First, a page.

Eventually Ryan said he "heard a baby scream," looked through the OR window and was invited in to watch the nurses clean-off Max, who weighed 5 pounds, 3 ounces and measured 18 inches long.
"I thought, 'Wow. It's a boy.' I kind of hoped for that," recalled Ryan to Us about Max's birth on July 26. "I held him right away. I wanted Trista to be the first person to hold him and see him, but she was heavily sedated... I felt good and bad: You have this baby in your arms -- triggering one set of emotions -- and then you have your wife on the operating table with 10 people sewing her up, and that's another set [of emotions]."
Trista learned from Ryan it was a boy, the couple discussed the baby's name, and then she saw her newborn three hours after he arrived. Having worked as a pediatric physical therapist in a neonatal ICU, Trista said she "had seen sick babies," so she felt both "scared and comforted" that Max was born after 36-weeks.
"Max had to be on oxygen because his lungs weren't fully developed, but the doctors were encouraged by how well he was doing," she told Us. "[Max] turned his he'd and looked my way, and I was ecstatic. He was perfect and alert, and it was such a relief."
Ryan cared for the baby during Trista's recovery, and while she was discharged four days after the ordeal, Max had to stay 10 days, "mainly because he wasn't breast-feeding consistently."
"The hospital has a program where parents can stay on the obstetrics floor, and it's like a hotel, so we took advantage of that," Trista told Us.
The couple is now enjoying time with Max at home.
"He loves when his daddy reads to him. He's mellow except when he's hungry, and he gets grumpy like his dad," Trista told Us. "I felt overwhelmed at first - we don't have a nanny. Not getting a lot of sleep is definitely an adjustment, but having Max is totally worth it. Even hearing him cry - not that it's a good thing - but hearing a baby cry in my house, because we've wanted one for so long, it's just great."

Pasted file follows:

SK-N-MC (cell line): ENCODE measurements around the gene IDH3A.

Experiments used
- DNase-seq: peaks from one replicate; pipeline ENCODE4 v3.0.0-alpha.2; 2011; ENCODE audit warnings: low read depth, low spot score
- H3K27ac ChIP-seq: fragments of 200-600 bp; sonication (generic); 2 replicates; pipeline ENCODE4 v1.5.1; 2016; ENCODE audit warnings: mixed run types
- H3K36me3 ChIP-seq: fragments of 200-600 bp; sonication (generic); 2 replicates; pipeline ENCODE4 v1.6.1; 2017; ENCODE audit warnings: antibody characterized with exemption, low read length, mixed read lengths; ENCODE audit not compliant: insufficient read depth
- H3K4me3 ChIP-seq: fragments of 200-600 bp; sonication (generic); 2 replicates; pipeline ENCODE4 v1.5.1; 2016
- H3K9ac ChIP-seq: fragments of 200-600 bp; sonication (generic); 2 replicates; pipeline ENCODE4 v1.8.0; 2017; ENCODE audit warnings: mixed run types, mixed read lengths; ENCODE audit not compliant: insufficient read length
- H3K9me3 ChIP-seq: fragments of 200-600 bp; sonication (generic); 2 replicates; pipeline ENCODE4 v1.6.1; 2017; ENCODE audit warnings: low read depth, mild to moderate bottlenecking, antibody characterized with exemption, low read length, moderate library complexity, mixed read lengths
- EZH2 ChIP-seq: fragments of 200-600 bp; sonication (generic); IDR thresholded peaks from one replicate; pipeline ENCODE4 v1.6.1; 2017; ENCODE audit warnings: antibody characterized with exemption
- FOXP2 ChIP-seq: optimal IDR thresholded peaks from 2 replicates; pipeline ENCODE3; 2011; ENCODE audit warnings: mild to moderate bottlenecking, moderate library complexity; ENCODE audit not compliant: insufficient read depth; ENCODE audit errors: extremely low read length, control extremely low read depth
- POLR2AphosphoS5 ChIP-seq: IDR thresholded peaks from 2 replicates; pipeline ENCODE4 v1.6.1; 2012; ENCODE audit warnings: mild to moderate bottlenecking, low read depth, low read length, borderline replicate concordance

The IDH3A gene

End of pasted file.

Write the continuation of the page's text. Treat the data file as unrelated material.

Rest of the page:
"My favorite part of being a dad is watching Trista with Max," added Ryan to Us. "After all the hardship, seeing her so rewarded is pretty special."
Ten months later, ABC aired a three episode series that detailed the events leading up to their December 2003 wedding ceremony. Over 17 million viewers watched Trista and Ryan exchange vows on ABC's Trista & Ryan's Wedding finale broadcast.
Since The Bachelor and its spin-off played such an instrumental role in Trista and Ryan getting together, Trista said she'll have no problems if Max eventually tries to find love via a reality dating series.
"If Max wants to be the next Bachelor, I'll be his No. 1 fan," Trista told Us.
DISCUSS AND COMMENT ON THIS STORY Reality TV World now offers Facebook Comments on our stories. To post a comment, log into Facebook and then 'Add' your comment. To report spam or abuse, click the 'X' in the upper right corner of the comment box. Get more Reality TV World! Follow us on Twitter, like us on Facebook or add our RSS feed.